WEDNESDAY & THURSDAY: Milwaukee, Minnesota (Allan Mindel, 2003) 6 p.m.; also Wed 2, 4, 8, 10 p.m. Winter Soldier (Winterfilm Collective, 1972) 7 p.m. Margaret Cho: Assassin (Kerry Asmussen, 2005) 8:45 p.m.
STARTS FRIDAY: Call theater for program and times.
SAN FRANCISCO MUSEUM OF MODERN ART
SAN FRANCISCO PUBLIC LIBRARY
Koret Auditorium, Lower Level, 100 Larkin (at Grove), 557-4400, http://sfpl.lib.ca.us/. A weekly video program screens on Thursdays. Free.
THURSDAY (Sept. 15): A series of A-bomb-related cinema presents Secrets, Lies and Atomic Spies (2002), an episode from the PBS series Nova noon.
ST. MARY'S PARK
Murray & Justin, 695-5006, www.bhoutdoorcine.org for more information. Bernal Heights Outdoor Cinema offers the last of three straight Saturday evenings of screenings by local filmmakers in area parks. BYO blankets, lawn chairs, and picnics.
SATURDAY (Sept. 17): Meet the filmmakers on site at the park 6-7 p.m. Films -- including Elizabeth Stevens' Luba: The Mother Teresa of Art; Susan Hoffman's adaptation of a David Henry Hwang version of a Japanese ghost story, Sound of a Voice; and Oscar-winning producer Debra Chasnoff's Winter of Love documentary One Wedding and a Revolution -- start at 7:30 p.m.
221 University (at Emerson), Palo Alto, (650) 324-3700, www.stanfordtheatre.org. $6. This handsomely restored and newly expanded neighborhood palace usually (but not always) screens pre-1960 Hollywood fare in the best available prints, with excellent projection.
WEDNESDAY THROUGH FRIDAY: The Stanford begins a centennial tribute to Greta Garbo with the all-star vehicle Grand Hotel (Edmund Goulding, 1932; 7:30 p.m.), with Garbo as the ballerina who "vants to be alone," and as Anna Karenina (Clarence Brown, 1935; 5:45, 9:35 p.m.).
SATURDAY THROUGH TUESDAY: Two of Garbo's best, the still-timely comedy Ninotchka (Ernst Lubitsch, 1939; 7:30 p.m.; also Sat & Sun 3:40 p.m.) and Queen Christina (Rouben Mamoulian, 1933; 5:40, 9:30 p.m.).
WEDNESDAY (Sept. 14): A heavy-metal film series continues with Rock 'n' Roll Nightmare (John Fasano, 1987), about a metal Viking gladiator's battle with Satan 7:30 p.m.
THURSDAY (Sept. 15): The Goethe-Institut continues three weeks of the documentaries of Swiss filmmaker Erich Langjahr. Creatures transform into objects in Peasant's War (1998), examining "disturbing production methods of the farming community" in Langjahr's most praised film. $6 7:30 p.m.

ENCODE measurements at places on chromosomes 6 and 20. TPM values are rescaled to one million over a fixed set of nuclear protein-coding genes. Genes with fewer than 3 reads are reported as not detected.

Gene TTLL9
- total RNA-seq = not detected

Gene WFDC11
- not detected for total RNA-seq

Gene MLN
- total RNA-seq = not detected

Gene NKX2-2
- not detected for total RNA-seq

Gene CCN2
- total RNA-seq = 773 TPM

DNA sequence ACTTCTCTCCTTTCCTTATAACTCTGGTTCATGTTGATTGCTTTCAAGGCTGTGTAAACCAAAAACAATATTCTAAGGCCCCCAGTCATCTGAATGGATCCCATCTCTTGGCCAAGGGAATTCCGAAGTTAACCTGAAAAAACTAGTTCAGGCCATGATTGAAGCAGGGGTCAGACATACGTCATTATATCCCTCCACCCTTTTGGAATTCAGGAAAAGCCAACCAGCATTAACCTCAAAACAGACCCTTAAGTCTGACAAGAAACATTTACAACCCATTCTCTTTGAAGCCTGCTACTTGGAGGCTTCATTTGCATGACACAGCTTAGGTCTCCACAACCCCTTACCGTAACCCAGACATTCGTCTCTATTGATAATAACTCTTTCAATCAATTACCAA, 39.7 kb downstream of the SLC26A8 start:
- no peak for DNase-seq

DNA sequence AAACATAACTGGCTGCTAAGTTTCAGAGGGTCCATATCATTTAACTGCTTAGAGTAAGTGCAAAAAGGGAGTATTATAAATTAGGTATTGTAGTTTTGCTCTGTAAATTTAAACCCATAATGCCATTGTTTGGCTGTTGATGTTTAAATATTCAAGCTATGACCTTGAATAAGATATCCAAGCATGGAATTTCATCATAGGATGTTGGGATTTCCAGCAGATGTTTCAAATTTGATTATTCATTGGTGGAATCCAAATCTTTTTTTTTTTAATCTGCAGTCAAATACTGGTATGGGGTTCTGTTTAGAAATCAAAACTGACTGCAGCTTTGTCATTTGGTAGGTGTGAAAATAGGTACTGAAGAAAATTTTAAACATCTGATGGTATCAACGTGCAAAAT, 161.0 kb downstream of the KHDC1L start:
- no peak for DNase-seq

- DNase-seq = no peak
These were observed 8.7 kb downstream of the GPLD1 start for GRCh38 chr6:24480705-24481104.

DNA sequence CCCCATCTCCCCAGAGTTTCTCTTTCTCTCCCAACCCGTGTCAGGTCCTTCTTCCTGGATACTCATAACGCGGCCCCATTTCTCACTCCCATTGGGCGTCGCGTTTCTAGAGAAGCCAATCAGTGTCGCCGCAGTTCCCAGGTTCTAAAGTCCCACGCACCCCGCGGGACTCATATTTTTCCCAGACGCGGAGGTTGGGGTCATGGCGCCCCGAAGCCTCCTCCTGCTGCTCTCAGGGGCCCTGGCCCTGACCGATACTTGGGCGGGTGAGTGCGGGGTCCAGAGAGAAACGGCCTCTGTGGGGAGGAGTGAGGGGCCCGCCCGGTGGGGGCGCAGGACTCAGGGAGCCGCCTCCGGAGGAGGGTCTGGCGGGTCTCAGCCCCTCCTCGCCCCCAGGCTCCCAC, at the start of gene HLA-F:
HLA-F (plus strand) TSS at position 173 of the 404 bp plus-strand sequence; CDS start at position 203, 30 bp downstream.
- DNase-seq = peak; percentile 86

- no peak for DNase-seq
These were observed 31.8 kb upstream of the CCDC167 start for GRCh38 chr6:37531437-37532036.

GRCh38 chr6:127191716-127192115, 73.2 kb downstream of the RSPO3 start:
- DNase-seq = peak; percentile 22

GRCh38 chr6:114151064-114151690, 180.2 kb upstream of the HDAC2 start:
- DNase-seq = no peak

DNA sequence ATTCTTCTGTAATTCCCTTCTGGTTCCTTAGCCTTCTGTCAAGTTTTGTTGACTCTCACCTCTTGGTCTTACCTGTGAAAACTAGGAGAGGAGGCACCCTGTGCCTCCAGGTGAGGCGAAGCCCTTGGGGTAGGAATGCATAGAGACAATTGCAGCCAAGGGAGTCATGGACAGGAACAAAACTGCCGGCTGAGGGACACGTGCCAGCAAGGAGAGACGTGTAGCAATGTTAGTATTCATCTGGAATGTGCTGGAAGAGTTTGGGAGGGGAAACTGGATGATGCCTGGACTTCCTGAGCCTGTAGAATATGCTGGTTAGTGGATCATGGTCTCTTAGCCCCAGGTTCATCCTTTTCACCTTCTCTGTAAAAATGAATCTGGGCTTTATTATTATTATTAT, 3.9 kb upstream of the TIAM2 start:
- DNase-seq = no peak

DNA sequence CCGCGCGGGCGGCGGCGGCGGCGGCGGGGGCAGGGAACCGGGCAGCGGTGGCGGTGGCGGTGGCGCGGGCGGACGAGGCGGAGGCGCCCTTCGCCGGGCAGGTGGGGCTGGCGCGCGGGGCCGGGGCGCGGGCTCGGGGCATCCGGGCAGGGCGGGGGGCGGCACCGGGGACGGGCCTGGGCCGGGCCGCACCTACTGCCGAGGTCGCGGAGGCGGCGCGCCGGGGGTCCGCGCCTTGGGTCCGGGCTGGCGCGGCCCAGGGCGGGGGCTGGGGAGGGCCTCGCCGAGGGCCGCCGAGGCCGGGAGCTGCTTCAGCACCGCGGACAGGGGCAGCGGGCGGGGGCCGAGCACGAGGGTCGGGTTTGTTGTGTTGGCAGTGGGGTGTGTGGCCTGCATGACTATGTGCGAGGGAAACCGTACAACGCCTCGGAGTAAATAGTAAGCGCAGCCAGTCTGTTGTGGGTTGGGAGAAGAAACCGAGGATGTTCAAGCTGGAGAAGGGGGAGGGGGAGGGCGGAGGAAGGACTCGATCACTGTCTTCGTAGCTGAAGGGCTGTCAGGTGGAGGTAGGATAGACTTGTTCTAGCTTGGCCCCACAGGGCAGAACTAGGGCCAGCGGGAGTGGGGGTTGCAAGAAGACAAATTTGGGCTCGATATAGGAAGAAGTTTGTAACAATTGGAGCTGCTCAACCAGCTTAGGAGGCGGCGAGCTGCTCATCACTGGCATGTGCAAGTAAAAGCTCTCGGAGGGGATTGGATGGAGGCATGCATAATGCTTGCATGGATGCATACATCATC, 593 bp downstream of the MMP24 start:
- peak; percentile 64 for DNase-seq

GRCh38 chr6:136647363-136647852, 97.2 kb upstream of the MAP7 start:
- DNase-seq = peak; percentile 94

FRIDAY (Sept. 16): More metal -- Metal Storm: The Scandinavian Black Metal Wars (2005), a re-edit by Kier-la Janisse of a 2000 documentary (Satan Rides the Media) on the violent "black metal" scene that burned 100 churches and involved the death of two stars 7:30 p.m.
SF IndieFest presents "A Mighty Ruckus at Islais Creek," a program promising live outdoor music, plus art, DJs, and short films, all near Custer and Rankin streets along Islais Creek in San Francisco starting at noon Saturday, Sept. 17. It's free. For more info, see sfindie.com. ... The free monthly "Old Oakland Outdoor Cinema" screens the popular indie set in an isolated train station The Station Agent (Thomas McCarthy, 2003) on Ninth and Washington in downtown Oakland this Saturday, Sept. 17. BYO chairs and blankets. For more information, call (510) 238-4734 or visit www.oldoakland.org. Starts at sunset. ... There's something about Amalia in Lucrecia Martel's The Holy Girl, an Argentine film about an adolescent with both inner ear and inner soul problems, screening at the Sonoma Film Institute, Warren Auditorium, Ives Hall, Sonoma State University in Cotati, at 4 p.m. Sunday, Sept. 18. Call (707) 664-2606 or see www.sonoma.edu/sfi for more info. $5 admission.
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